Jul 09, 2014
By Michael Kramer
Yesterday, the Ontario government said it was looking at restricting “Neonicotinoids,” and requiring farmers and other commercial growers – to apply for permits for the pesticides which have been linked to deaths of bees.
Today, a published study sheds light on what’s happening with the bees.
The study fitted bumblebees with tiny radio frequency tags – and some of the findings show that long-term exposure to the pesticides severely restricted a bee’s ability to forage for pollen – and also impacted which flowers worker-bees chose to visit.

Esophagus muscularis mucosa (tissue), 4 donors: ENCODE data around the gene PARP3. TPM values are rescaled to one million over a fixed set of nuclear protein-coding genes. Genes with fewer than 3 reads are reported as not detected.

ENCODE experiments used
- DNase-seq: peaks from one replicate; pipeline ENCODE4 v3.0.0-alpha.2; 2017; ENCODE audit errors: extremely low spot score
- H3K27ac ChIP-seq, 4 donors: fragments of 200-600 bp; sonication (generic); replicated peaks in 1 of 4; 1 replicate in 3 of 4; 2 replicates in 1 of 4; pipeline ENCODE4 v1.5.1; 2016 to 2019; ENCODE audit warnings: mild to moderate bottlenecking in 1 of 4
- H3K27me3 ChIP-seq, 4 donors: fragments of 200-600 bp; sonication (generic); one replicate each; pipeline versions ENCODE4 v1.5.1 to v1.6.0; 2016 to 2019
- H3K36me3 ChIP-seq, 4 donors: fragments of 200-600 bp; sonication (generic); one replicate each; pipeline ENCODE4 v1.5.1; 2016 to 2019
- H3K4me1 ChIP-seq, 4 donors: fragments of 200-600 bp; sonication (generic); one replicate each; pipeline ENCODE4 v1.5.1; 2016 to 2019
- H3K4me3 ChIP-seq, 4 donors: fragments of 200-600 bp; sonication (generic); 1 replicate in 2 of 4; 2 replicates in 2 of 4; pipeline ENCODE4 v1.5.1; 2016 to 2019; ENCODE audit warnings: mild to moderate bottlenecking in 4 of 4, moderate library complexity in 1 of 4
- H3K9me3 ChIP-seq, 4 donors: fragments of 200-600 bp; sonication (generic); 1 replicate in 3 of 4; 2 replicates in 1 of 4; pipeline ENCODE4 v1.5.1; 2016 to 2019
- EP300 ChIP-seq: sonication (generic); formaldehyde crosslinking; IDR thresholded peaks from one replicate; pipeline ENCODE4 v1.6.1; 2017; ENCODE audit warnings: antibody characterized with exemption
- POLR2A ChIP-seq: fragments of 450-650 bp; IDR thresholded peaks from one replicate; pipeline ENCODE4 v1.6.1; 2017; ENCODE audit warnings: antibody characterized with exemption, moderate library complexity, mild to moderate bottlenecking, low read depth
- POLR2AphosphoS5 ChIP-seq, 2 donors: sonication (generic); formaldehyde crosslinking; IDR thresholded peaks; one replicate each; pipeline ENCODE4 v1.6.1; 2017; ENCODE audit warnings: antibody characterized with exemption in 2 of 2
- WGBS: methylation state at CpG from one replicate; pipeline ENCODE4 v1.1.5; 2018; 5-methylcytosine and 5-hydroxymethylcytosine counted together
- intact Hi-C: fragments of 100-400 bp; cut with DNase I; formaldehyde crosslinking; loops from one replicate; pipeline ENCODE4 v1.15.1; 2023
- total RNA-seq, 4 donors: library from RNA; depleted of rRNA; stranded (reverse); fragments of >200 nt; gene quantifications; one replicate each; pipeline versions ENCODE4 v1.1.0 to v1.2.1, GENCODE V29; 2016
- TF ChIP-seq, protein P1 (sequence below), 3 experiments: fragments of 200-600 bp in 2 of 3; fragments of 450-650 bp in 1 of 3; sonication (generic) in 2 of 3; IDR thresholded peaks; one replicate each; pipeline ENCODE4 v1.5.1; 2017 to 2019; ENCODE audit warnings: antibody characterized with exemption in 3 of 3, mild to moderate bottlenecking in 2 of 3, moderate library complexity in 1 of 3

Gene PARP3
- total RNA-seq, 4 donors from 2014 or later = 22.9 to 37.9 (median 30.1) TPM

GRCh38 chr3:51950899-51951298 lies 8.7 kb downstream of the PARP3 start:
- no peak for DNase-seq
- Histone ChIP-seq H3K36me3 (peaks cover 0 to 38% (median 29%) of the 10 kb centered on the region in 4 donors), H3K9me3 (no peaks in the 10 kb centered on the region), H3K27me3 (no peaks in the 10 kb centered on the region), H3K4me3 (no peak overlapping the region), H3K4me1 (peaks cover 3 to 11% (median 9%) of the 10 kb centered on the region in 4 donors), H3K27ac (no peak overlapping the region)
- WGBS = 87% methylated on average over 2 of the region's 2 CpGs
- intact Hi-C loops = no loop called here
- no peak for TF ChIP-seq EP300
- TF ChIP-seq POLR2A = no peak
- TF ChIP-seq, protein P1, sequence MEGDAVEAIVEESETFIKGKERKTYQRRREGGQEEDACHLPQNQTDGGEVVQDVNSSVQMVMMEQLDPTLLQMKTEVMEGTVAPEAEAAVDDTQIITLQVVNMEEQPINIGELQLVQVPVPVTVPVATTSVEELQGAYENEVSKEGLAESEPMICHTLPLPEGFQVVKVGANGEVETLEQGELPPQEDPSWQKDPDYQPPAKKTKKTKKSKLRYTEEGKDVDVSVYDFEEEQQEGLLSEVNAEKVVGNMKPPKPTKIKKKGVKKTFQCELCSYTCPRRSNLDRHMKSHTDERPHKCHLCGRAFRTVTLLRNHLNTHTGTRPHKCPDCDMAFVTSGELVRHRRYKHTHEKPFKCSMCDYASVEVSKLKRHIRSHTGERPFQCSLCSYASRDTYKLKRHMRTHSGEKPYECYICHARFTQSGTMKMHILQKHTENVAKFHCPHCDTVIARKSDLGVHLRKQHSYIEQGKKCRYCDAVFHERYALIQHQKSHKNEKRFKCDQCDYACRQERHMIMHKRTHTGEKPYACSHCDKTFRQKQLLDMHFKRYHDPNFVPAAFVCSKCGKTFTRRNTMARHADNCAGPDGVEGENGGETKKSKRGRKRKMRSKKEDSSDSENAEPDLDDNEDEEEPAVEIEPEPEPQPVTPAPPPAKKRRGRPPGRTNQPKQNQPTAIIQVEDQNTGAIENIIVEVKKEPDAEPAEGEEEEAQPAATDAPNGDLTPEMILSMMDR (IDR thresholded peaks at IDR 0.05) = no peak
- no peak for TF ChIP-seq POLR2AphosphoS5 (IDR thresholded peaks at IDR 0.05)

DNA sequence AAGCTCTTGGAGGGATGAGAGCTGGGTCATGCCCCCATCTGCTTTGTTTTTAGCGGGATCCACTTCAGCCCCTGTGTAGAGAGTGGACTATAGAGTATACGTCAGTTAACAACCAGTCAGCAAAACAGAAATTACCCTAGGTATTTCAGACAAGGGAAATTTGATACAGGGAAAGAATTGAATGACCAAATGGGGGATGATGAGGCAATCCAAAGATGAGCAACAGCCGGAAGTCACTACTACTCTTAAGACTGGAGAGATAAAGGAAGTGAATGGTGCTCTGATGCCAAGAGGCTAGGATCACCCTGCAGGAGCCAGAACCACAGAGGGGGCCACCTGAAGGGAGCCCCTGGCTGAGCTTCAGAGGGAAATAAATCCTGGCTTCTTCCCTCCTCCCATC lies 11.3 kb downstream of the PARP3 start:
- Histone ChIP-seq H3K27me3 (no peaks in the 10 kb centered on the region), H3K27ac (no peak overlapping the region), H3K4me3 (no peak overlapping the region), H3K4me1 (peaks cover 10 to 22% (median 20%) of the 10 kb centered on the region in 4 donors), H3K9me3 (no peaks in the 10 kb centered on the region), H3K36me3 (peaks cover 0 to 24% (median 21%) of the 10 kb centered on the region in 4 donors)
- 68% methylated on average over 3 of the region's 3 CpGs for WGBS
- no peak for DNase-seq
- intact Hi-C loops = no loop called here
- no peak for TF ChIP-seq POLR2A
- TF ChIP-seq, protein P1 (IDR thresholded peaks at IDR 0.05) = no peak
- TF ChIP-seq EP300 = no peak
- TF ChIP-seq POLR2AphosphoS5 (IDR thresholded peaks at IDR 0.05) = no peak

“Neonicotinoid” pesticides act on the nervous system and are applied to corn and soy.
University of Guelph scientist Nigel Raine and Richard Gill of The Imperial College of London are co-authors of the study – and Raine says it’s important to note that pesticide use may have different impacts on different bees.
The study is published in the British Ecological Society’s Journal – Functional Ecology.